Comparison of the Effect of Adipose Mesenchymal Stem Cells-Derived Secretome with and without Reovirus in CT26 Cells

Document Type : Original Articles


1 Department of Virology, Faculty of Medical Sciences, Tarbiat Modares University, Tehran, Iran

2 Department of Immunology, Faculty of Medical Sciences, Tarbiat Modares University, Tehran, Iran


Colorectal cancer is the fourth leading cause of cancer-related deaths that has significantly increased over the past three decades. New therapeutic approaches, such as oncolytic viruses, have become very imperative recently to destroy cancer cells. The use of mesenchymal stem cells (MSCs) secretome that is produced in response to variant conditions involves different paracrine molecules secretion that has therapeutic potential in several chronic diseases. Mesenchymal stem cells and their derivatives are employed as regenerative medicine; nevertheless, there is ambiguity in the function of these cells in the control of malignancy. This study aimed to examine the apoptotic effect of secretomes derived from MSCs affected by encompassing oncolytic reoviruses. Mesenchymal stem cells were cultured after separation from abdominal adipose tissue of BALB/c mice. After three passages, the cells were infected by reovirus at the multiplicity of infection of 1 plaque-forming unit per cell. Uninfected and infected secretomes with reovirus were collected separately. The colorectal cancer CT26 cells were confronted with uninfected secretome, infected secretions, reovirus as a positive control, and Dulbecco's Modified Eagle Medium/High Glucose as negative control separately. Finally, apoptosis and necrosis were evaluated by flow cytometry. The infected secretome with reovirus was capable to induce apoptosis more than the uninfected secretome in CT26. However, the supernatant of reovirus infected cells was more capable to induce cell death, in comparison to the infected secretome. Infected MSCs with oncolytic reovirus produced a type of condition media that enhanced apoptosis induction and could have a therapeutic effect on cancer cells. Nonetheless, tumoral cells confronted with the oncolytic reovirus showed more capability in inducing apoptosis in CT26 cells. As a result, the use of oncolytic virus and infected secretome are more effective than uninfected secretome in inducing apoptosis.


Main Subjects

1. Introduction

Cancer is a group of diseases in which the abnormal cell starts autonomous growth and unlimited proliferation ( 1 , 2 ). In colorectal cancer, mutations in Kirsten rat sarcoma viral oncogene homolog (KRAS) are very common ( 1 ). Using the new approaches, such as virotherapy, oncolytic viruses, and targeting tumor cells, destruct cancer cells directly and stimulate the immune system which acts against the tumor to omit it. Oncolytic viruses lack the ability to enter and replicate in every cell. Two main factors in choosing their target cells are the presence of surface markers for binding to the target cells and the permissiveness of target cells to replicate ( 3 ). Oncolytic viruses have the ability to enter the cancerous and normal cells around the tumor; however, cancer cells have been weakened in antiviral mechanisms ( 4 ). When cells encounter the virus, especially double-stranded ribonucleic acid (RNA) virus (e.g., reovirus), the proliferation of virus is prevented by activating the protein kinase R (PKR) pathway; nevertheless, in cancer cells, such as colorectal cancer, the rat sarcoma viral oncogene homolog (RAS) pathway is active and it can block the PKR pathway ( 5 , 6 ). Homozygous mutation in KRAS increases the expression of proliferative markers through mitogen-activated protein kinases and phosphoinositide 3 kinases in CT26 cells ( 7 ). In infectious viral diseases, interferon plays an inhibitor role in the innate immunity in which PKR will be active. During cancer cell proliferation, RAS prevents PKR, and consequently, reovirus can replicate easily in CT26 ( 8 ). Reoviruses activate nuclear factor kappa-light-chain-enhancer of activated B cells (NF-kB) transcription factor and increase proapoptotic genes, such as caspase-1, p53, and fas ligand, and death receptors (DRs), such as Death receptor 4 (DR4), also known as TRAIL receptor 1 (TRAILR1), Death receptor 5 (DR5), also known as TRAIL receptor 2 (TRAILR2), and tumor necrosis factor-related apoptosis, inducing ligand (TRAIL) as mediators of apoptosis ( 9 , 10 ).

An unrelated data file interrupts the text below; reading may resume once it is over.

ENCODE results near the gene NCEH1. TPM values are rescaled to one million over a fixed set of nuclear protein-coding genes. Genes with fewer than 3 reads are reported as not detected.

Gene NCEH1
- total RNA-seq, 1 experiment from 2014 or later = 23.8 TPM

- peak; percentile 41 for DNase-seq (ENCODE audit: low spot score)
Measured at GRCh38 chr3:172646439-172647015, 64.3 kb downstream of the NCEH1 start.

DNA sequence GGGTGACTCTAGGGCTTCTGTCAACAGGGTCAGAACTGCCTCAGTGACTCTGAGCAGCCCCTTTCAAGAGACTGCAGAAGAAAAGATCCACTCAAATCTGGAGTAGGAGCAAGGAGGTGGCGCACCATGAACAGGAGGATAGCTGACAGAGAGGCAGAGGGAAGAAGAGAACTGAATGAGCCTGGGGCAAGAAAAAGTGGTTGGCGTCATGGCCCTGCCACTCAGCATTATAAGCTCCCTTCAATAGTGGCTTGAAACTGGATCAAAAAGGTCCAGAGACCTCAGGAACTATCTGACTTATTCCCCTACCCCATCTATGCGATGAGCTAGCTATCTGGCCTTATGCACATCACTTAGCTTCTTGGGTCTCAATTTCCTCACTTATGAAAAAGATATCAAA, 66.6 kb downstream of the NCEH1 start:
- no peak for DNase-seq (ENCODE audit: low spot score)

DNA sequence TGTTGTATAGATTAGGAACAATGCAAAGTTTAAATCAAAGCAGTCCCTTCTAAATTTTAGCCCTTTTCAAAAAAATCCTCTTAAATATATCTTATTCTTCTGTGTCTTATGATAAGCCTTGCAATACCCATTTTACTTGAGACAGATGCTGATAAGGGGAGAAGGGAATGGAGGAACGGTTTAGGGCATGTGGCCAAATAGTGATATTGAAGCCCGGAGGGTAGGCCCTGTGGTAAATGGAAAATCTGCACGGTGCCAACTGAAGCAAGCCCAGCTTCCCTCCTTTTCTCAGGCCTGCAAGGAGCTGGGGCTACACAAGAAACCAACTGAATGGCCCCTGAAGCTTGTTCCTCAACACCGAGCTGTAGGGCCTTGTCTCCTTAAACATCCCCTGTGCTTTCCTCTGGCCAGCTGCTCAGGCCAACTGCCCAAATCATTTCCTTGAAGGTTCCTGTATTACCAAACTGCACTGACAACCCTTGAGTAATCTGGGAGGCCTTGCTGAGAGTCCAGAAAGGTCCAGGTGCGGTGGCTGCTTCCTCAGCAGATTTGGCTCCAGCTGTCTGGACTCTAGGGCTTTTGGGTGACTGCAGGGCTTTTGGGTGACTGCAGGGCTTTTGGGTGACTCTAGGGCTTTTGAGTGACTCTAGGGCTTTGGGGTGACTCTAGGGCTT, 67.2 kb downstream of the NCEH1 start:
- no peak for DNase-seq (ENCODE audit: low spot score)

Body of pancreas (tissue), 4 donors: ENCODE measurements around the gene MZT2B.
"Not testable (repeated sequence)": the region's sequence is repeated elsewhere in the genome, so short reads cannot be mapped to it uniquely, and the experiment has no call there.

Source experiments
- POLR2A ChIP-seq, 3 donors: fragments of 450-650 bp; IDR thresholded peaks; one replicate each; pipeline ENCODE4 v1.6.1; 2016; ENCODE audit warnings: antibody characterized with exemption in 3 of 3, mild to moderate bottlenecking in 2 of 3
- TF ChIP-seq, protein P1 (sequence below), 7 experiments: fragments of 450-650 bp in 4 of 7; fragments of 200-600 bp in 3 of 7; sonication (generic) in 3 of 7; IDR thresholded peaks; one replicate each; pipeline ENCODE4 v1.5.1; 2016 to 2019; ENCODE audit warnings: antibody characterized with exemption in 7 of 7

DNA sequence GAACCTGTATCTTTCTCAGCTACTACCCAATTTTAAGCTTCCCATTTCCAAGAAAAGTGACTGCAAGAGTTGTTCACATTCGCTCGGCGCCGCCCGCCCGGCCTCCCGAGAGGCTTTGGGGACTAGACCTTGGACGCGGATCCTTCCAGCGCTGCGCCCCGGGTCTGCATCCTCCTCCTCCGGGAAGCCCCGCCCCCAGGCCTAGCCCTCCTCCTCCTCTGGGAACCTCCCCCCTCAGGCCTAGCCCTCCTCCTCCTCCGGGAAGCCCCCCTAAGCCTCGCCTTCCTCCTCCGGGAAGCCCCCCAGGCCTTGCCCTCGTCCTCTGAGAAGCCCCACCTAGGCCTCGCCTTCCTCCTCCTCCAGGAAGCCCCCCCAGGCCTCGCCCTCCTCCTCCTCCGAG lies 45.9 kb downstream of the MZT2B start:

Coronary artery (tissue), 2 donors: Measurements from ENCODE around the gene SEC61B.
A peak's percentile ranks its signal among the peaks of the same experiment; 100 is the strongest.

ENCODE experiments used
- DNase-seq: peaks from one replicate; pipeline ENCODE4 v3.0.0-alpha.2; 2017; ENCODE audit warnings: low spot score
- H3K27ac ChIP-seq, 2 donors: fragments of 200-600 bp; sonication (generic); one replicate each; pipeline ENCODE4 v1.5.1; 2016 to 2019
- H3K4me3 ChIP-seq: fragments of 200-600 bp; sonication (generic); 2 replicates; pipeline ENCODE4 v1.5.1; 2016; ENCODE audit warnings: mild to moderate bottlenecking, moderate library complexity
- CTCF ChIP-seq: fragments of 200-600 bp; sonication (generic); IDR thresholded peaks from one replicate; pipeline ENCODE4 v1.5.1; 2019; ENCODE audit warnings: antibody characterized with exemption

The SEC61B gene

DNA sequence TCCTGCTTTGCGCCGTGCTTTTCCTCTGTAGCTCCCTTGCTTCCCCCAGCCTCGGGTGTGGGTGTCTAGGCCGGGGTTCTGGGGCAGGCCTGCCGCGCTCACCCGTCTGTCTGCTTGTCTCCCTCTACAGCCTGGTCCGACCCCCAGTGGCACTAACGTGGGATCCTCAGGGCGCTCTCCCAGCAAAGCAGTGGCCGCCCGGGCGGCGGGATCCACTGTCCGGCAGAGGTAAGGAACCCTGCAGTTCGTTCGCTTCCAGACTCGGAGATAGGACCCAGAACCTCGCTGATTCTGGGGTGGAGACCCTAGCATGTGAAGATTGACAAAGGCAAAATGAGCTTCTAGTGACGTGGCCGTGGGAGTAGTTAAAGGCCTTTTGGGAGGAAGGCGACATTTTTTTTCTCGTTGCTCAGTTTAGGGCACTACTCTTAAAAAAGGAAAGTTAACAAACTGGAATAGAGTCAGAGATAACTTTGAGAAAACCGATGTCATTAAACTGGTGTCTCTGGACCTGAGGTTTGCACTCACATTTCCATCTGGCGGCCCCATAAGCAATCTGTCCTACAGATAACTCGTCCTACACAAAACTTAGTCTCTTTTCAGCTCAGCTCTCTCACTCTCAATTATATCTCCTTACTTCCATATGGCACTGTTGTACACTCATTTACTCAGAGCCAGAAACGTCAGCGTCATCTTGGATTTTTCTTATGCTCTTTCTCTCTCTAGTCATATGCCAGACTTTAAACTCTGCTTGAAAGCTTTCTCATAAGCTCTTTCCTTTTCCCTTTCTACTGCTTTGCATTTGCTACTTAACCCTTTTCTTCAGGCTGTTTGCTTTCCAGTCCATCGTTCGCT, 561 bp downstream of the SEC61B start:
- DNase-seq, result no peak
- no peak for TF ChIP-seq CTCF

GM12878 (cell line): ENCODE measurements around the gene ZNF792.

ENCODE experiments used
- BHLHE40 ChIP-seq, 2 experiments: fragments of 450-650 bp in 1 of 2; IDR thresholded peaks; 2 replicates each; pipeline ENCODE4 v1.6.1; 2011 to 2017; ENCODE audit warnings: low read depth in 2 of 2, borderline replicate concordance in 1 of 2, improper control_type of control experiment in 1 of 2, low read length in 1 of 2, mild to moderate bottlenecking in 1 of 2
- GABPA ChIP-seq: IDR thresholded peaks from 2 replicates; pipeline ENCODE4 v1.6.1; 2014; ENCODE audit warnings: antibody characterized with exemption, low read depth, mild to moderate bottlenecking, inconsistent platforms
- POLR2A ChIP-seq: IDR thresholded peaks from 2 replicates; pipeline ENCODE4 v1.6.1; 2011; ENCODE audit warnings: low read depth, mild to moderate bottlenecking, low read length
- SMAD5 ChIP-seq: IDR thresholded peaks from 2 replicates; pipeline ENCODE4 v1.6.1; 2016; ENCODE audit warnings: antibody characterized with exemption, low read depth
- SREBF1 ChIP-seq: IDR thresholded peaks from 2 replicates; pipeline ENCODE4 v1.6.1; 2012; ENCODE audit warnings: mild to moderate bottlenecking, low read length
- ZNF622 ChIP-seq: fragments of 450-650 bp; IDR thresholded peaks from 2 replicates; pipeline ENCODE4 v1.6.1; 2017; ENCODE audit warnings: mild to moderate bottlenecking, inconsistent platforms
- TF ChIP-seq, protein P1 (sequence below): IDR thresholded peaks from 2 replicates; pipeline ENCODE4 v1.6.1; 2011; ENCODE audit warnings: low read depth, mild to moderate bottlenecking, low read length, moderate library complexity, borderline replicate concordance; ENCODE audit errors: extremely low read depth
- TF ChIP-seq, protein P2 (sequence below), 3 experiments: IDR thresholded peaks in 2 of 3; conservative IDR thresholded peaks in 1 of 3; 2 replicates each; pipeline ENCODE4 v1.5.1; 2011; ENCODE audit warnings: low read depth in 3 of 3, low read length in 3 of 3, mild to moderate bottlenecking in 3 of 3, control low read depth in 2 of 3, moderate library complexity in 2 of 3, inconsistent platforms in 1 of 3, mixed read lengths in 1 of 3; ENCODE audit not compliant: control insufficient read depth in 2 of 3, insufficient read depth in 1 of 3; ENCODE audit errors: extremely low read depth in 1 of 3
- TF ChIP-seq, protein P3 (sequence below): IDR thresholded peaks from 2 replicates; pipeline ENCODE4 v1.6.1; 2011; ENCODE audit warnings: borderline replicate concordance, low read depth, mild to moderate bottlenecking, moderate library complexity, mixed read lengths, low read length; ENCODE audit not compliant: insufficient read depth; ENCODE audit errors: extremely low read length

Reovirus is a member of the Reoviridae family that has double-stranded segments of RNA. There are three serotypes of this virus, among which, type 3 (i.e., T3D) has greater potency as an oncolytic virus and is applied for clinical and pre-clinical studies. This virus activity is highly dependent on the RAS signaling pathway ( 11 ). The investigation has revealed the activation of the RAS pathway concomitant with the reovirus replication cycle has led to the induction of death through the pathways of apoptosis, necrosis, and autophagy ( 12 , 13 ). After the proliferation of oncolytic reovirus in cancer cells, apoptosis may develop as the main result of cell death ( 14 ).